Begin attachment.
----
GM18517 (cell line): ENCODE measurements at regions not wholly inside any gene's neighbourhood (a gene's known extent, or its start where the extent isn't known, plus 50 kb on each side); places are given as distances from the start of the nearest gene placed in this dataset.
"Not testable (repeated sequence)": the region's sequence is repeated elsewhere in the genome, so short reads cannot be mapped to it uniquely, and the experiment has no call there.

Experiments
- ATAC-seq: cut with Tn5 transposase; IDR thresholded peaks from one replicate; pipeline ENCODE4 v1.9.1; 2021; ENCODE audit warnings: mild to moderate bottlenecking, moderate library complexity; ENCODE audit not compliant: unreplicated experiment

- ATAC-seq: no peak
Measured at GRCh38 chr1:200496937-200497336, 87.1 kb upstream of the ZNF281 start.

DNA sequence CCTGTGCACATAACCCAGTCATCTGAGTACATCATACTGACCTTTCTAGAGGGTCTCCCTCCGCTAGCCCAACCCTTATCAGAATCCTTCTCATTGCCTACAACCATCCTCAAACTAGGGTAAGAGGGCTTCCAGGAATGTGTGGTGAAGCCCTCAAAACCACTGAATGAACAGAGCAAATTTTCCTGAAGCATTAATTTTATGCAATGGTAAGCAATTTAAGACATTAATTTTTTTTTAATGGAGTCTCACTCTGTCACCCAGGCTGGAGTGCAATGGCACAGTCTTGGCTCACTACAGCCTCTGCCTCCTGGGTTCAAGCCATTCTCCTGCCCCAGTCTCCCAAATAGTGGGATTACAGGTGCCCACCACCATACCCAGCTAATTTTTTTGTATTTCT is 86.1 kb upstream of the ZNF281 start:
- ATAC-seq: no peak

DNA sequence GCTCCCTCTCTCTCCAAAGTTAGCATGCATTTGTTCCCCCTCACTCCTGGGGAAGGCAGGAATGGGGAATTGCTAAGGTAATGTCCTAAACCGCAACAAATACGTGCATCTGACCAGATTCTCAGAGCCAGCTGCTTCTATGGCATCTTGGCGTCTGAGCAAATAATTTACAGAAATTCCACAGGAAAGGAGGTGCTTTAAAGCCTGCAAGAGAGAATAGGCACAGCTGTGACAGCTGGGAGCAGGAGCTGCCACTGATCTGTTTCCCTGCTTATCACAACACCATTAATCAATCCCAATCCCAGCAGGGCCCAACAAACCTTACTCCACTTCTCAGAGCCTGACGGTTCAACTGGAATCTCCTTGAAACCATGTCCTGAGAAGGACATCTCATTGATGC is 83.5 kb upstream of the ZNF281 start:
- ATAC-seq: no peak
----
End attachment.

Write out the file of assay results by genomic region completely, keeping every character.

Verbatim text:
GM18517 (cell line): ENCODE measurements at regions not wholly inside any gene's neighbourhood (a gene's known extent, or its start where the extent isn't known, plus 50 kb on each side); places are given as distances from the start of the nearest gene placed in this dataset.
"Not testable (repeated sequence)": the region's sequence is repeated elsewhere in the genome, so short reads cannot be mapped to it uniquely, and the experiment has no call there.

Experiments
- ATAC-seq: cut with Tn5 transposase; IDR thresholded peaks from one replicate; pipeline ENCODE4 v1.9.1; 2021; ENCODE audit warnings: mild to moderate bottlenecking, moderate library complexity; ENCODE audit not compliant: unreplicated experiment

- ATAC-seq: no peak
Measured at GRCh38 chr1:200496937-200497336, 87.1 kb upstream of the ZNF281 start.

DNA sequence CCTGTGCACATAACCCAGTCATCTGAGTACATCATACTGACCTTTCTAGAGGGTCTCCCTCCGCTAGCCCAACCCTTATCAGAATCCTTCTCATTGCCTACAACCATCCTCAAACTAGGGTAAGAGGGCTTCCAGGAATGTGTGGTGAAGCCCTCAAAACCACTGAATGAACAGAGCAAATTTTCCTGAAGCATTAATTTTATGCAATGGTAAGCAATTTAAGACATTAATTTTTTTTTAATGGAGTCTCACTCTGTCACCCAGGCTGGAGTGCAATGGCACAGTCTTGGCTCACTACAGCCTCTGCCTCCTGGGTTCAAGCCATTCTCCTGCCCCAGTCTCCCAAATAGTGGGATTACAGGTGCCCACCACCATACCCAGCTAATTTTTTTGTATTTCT is 86.1 kb upstream of the ZNF281 start:
- ATAC-seq: no peak

DNA sequence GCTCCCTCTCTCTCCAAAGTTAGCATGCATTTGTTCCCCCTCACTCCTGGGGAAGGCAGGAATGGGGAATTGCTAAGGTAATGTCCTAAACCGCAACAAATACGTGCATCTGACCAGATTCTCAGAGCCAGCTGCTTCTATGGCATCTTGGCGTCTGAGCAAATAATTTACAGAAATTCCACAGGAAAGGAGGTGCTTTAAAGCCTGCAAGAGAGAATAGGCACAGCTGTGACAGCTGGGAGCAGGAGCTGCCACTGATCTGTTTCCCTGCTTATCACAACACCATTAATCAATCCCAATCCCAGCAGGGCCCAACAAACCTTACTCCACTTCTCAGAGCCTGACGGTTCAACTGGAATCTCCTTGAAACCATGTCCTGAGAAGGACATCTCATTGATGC is 83.5 kb upstream of the ZNF281 start:
- ATAC-seq: no peak